HCM1 is also the origin of the name of a 22bit visual binary code, with additional advantages, and fewer limitations when compared to ASCII or HTML.  One of the main advantages is encrypted fiber optic communications.   In a multi-bit, binary code, it's possible to express base 2 numbers, for example, a 22bit code could be expressed by the math possible by the number:

2^22 (2xy22)

Almost four million two hundred thousand.  That's the number of permutations and combinations of a 22bit visual binary code.  Knowing this number is used for encryption and decryption purposes. The whole idea of base 2 visual binary codes, is that binary numbers represent letters.  In 22bit visual binary code, each letter is a one within a string of 22 zeroes.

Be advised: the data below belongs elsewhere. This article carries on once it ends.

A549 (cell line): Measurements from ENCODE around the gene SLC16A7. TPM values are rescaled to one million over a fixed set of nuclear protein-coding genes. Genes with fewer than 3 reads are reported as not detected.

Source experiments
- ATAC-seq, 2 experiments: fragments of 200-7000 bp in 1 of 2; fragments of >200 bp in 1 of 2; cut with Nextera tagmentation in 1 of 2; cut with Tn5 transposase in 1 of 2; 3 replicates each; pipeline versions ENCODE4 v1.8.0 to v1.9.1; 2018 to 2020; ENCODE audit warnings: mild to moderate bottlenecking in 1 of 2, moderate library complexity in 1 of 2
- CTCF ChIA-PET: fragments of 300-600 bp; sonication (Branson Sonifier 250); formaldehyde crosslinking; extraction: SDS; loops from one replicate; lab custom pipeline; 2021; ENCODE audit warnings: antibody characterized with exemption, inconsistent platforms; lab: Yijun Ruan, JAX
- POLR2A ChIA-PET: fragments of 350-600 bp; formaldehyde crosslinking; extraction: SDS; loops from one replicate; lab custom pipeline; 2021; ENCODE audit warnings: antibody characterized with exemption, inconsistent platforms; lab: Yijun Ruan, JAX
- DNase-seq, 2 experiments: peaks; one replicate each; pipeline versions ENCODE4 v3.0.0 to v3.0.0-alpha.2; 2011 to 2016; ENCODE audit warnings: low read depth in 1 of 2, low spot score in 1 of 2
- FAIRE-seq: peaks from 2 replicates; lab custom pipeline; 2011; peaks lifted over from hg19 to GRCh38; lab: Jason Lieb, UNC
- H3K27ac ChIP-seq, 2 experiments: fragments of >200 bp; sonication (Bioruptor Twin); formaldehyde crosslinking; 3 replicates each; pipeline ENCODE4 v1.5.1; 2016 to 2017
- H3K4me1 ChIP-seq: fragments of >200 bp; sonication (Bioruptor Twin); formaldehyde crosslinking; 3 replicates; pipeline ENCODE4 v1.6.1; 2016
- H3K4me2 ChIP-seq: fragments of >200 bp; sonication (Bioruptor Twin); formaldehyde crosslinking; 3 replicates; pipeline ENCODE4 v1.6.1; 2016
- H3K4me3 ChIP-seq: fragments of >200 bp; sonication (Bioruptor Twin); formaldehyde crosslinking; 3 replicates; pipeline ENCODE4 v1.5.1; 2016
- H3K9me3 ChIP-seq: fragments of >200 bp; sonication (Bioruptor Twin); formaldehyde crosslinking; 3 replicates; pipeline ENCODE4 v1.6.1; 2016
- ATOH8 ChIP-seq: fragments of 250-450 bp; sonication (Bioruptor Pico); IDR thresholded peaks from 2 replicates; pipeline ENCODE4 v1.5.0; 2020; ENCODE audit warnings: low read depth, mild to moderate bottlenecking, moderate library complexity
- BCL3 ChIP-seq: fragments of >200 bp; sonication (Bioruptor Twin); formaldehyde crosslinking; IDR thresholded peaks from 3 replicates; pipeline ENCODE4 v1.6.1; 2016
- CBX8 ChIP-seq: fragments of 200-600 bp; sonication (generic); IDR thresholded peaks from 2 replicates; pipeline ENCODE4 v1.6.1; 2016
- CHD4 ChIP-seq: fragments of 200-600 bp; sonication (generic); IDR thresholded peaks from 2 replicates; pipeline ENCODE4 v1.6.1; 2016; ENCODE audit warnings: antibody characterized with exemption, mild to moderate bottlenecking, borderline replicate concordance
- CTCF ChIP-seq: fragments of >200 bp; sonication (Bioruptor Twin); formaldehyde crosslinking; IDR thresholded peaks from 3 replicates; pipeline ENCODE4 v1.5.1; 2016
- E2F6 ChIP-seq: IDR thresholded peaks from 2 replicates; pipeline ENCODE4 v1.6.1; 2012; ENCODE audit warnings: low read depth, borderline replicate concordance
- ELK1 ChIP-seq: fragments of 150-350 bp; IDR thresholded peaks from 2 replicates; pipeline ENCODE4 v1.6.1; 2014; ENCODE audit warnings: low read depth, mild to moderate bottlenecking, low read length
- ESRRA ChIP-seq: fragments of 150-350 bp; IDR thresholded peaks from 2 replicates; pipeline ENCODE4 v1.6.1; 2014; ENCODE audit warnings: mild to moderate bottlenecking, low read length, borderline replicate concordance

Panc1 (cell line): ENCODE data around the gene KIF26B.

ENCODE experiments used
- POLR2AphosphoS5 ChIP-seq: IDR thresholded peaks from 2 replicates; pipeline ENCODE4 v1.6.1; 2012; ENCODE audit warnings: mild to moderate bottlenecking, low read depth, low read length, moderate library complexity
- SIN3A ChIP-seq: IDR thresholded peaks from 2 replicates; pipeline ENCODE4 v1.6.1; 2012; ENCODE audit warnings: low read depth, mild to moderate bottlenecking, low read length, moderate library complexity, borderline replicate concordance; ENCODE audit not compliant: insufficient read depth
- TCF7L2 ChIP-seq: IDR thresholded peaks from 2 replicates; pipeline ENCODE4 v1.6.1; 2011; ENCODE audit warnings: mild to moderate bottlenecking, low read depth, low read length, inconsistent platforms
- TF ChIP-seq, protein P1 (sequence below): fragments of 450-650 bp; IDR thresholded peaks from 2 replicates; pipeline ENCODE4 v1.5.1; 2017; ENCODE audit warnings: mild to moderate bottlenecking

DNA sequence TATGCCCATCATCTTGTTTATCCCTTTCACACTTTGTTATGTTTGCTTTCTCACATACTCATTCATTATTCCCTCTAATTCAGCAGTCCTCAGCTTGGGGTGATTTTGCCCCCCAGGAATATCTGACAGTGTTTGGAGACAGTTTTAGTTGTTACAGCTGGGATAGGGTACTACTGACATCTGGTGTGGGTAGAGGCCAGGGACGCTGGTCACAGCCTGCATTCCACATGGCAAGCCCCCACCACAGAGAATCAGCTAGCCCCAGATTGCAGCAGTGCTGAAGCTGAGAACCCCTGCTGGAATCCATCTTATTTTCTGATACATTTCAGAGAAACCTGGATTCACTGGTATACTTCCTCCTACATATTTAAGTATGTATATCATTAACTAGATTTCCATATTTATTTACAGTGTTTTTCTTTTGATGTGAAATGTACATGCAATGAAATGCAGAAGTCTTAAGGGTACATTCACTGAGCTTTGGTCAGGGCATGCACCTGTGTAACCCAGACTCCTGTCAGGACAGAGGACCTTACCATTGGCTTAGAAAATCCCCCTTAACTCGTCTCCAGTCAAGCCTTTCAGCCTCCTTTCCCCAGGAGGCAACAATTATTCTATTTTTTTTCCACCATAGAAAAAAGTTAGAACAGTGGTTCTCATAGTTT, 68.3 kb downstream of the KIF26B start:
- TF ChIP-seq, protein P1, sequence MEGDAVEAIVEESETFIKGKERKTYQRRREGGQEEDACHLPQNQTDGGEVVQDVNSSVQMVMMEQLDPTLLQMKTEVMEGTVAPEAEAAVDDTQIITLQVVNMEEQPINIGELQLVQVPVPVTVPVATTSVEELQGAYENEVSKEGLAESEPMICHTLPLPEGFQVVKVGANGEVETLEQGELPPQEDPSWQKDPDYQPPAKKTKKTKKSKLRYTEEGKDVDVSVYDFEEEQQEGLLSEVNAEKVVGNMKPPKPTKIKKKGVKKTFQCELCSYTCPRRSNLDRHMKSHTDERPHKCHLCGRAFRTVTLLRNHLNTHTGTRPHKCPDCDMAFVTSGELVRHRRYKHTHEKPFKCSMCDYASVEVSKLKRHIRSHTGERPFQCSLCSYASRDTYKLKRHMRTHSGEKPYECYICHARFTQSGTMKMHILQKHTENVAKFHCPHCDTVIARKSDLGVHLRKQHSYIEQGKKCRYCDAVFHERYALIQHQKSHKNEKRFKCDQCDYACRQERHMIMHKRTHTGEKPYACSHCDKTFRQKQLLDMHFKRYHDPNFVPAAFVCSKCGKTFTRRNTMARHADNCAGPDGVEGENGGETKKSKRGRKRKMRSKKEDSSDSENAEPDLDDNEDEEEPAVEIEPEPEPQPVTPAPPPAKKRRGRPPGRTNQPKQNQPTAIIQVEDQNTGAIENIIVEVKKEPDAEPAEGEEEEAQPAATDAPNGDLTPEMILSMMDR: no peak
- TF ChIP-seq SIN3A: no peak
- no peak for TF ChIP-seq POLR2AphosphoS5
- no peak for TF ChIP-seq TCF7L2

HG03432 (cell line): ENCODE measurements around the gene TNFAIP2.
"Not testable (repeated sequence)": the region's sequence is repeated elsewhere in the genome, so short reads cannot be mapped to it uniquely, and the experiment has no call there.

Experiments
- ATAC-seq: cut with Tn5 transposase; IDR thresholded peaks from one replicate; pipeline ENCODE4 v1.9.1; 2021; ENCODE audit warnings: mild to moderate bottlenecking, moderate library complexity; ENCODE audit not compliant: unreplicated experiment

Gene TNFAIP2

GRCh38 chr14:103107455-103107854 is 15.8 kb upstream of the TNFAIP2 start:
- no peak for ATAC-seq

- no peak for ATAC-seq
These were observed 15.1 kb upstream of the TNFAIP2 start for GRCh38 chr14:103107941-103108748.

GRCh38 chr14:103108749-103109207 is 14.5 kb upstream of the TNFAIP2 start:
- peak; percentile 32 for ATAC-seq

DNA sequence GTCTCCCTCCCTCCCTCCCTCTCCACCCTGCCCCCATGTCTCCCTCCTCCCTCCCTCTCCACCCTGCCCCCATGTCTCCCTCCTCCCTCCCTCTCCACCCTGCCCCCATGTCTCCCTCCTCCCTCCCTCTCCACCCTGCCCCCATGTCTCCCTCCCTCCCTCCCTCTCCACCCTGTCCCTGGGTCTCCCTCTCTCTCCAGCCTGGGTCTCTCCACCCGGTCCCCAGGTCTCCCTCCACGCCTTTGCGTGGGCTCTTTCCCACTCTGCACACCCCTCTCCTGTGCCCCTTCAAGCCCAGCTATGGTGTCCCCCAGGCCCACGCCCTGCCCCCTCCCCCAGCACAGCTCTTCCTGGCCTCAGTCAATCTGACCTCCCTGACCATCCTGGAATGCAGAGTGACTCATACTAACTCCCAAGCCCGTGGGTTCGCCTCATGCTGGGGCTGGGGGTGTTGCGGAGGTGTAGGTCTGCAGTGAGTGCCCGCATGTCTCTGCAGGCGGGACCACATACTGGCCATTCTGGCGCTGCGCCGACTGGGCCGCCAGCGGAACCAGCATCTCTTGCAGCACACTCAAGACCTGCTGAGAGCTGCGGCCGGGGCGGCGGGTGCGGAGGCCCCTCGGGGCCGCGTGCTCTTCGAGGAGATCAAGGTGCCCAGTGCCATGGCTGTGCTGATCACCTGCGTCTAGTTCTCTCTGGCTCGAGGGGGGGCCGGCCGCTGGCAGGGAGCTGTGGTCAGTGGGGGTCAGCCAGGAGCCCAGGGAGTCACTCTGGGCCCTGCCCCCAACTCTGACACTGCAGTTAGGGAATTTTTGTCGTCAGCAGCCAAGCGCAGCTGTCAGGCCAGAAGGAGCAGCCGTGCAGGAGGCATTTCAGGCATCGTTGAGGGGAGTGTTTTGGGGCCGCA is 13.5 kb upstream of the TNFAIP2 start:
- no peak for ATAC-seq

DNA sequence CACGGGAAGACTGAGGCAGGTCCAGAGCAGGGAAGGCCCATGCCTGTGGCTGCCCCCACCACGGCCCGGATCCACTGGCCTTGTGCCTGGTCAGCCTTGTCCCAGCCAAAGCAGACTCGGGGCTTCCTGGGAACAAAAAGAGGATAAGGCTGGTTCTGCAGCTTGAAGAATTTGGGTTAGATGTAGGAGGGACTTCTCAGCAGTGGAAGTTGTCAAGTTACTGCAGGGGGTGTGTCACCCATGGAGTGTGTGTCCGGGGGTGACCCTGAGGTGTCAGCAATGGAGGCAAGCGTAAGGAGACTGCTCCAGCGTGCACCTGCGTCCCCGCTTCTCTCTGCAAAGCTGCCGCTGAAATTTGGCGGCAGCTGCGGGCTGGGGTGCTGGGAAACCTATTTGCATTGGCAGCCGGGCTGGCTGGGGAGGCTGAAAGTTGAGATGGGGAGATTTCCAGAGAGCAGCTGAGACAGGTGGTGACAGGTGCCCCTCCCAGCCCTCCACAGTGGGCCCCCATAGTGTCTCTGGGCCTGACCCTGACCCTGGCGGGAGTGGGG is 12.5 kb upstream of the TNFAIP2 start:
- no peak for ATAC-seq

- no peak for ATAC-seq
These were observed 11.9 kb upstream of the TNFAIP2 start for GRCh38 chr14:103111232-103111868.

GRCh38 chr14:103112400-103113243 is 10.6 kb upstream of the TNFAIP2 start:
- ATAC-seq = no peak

A simple two-bit visual binary code could be illustrated as follows:  00, 01, 10,11.  It could be represented visually as an empty diamond, a diamond with a horizontal line, a diamond with a vertical line, and a diamond containing a cross (both a horizontal and a vertical line).

Within binary number systems, counting occurs in a pattern like:
001, 010, 011, 100, 101, 110, 111, 1000, and so on, adding one placeholder each time the base 2 number doubles.

CSC-HCM1 features a 22bit visual binary code, with an entire 22 character alphabet, much like early Hebrew.

For an archeological cross-referenced, see

QRSTUVWXYZ    abcdefg
. (23 & 24)

One advantage of HCM1 code is that readers jump quickly from visual binary to letter, without needing to process a 22bit string of zeroes.  Certain glyphs are instantly recognizable, especially if the glyph is as simple as a single letter, or symbolic cluster of letters.  HCM1 code greatly improves human processing and communication power.   In visual binary code, lines represent ones, and spaces represent zeroes. 

The HCM1 Letter Classes: